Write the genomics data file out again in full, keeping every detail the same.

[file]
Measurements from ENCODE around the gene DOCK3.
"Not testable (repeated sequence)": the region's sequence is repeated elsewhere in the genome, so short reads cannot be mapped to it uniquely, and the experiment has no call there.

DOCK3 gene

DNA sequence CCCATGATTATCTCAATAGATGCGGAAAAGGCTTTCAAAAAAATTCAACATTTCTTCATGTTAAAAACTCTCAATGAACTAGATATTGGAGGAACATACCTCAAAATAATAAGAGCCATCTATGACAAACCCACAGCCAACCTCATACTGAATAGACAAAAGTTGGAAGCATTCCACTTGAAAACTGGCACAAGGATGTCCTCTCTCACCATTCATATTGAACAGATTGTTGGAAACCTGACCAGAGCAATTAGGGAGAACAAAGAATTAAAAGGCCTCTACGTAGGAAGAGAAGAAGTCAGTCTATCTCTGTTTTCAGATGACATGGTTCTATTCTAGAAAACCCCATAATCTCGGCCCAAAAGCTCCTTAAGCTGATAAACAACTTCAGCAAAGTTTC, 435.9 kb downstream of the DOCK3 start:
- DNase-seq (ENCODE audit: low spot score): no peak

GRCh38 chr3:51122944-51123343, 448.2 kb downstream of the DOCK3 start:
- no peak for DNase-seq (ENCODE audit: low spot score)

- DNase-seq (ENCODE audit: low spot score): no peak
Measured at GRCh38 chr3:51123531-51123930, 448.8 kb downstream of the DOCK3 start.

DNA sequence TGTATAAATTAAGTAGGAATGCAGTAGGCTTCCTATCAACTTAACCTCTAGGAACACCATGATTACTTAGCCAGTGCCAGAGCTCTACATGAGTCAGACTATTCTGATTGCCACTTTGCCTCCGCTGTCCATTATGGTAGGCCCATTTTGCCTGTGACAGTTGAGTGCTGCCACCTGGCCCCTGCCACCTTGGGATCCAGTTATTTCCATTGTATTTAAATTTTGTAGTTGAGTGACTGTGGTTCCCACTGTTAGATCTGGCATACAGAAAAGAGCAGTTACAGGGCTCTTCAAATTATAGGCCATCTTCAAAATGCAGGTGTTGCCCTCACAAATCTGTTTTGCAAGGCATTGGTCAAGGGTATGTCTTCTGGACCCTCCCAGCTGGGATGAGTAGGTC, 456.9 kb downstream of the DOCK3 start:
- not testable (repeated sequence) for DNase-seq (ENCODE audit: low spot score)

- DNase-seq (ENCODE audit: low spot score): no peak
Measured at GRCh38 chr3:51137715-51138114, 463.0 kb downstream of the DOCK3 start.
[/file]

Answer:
Measurements from ENCODE around the gene DOCK3.
"Not testable (repeated sequence)": the region's sequence is repeated elsewhere in the genome, so short reads cannot be mapped to it uniquely, and the experiment has no call there.

DOCK3 gene

DNA sequence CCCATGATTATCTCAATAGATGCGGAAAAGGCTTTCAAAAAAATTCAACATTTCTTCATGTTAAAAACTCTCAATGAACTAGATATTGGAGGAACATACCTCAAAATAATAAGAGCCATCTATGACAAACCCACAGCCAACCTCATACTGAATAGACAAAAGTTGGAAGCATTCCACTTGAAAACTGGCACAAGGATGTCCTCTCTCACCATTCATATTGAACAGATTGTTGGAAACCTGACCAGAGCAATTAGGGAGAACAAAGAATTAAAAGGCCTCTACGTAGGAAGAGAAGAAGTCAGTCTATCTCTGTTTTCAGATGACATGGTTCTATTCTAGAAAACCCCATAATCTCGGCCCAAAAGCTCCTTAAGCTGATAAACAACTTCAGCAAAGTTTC, 435.9 kb downstream of the DOCK3 start:
- DNase-seq (ENCODE audit: low spot score): no peak

GRCh38 chr3:51122944-51123343, 448.2 kb downstream of the DOCK3 start:
- no peak for DNase-seq (ENCODE audit: low spot score)

- DNase-seq (ENCODE audit: low spot score): no peak
Measured at GRCh38 chr3:51123531-51123930, 448.8 kb downstream of the DOCK3 start.

DNA sequence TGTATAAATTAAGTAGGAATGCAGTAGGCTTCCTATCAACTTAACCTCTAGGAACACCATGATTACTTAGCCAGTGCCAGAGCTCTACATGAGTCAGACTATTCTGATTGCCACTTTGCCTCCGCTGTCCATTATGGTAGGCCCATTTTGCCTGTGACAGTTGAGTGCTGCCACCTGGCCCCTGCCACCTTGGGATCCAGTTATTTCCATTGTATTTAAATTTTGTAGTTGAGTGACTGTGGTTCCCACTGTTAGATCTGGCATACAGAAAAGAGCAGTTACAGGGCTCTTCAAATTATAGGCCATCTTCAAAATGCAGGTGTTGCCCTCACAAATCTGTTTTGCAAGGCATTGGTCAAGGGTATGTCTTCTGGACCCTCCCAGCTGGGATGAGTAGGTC, 456.9 kb downstream of the DOCK3 start:
- not testable (repeated sequence) for DNase-seq (ENCODE audit: low spot score)

- DNase-seq (ENCODE audit: low spot score): no peak
Measured at GRCh38 chr3:51137715-51138114, 463.0 kb downstream of the DOCK3 start.